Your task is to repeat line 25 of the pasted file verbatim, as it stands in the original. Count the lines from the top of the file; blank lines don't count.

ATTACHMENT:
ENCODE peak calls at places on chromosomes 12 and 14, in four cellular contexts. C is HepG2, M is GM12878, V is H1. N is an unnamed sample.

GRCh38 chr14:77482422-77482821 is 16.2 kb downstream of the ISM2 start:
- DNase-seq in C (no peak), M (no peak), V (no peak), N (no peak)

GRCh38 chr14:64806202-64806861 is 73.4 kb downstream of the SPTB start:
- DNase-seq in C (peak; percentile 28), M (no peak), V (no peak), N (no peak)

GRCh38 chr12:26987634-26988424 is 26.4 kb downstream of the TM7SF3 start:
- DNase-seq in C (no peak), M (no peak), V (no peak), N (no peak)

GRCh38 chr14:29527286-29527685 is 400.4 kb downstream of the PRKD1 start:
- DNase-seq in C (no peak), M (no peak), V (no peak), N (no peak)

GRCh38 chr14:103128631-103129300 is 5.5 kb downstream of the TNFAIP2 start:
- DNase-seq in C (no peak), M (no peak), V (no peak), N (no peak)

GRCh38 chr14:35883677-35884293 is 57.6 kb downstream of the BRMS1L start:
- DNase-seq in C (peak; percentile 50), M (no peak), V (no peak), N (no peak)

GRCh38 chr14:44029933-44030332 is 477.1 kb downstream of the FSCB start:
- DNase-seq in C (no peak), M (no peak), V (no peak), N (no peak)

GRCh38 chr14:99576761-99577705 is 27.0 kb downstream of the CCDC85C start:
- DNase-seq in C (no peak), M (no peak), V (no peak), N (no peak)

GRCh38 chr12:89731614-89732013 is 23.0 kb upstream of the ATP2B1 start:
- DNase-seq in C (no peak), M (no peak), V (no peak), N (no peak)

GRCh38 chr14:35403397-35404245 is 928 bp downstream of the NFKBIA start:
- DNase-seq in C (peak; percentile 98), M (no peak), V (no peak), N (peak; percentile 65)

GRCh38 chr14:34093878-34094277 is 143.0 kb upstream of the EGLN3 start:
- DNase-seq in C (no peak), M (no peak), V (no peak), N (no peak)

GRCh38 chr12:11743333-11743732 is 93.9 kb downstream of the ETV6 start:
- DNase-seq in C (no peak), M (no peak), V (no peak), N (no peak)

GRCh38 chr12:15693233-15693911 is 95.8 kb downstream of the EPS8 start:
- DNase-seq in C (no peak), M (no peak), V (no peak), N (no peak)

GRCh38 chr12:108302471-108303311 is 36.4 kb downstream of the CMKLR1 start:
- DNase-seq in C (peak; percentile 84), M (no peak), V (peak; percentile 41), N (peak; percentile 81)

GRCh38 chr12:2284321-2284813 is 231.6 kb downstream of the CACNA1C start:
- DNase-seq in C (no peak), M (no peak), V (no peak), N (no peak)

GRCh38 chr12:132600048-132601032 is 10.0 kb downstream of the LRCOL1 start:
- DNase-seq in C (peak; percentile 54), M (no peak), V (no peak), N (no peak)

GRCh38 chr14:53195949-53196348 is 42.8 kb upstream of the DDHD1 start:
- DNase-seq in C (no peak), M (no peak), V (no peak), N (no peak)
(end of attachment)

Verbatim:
- DNase-seq in C (no peak), M (no peak), V (no peak), N (no peak)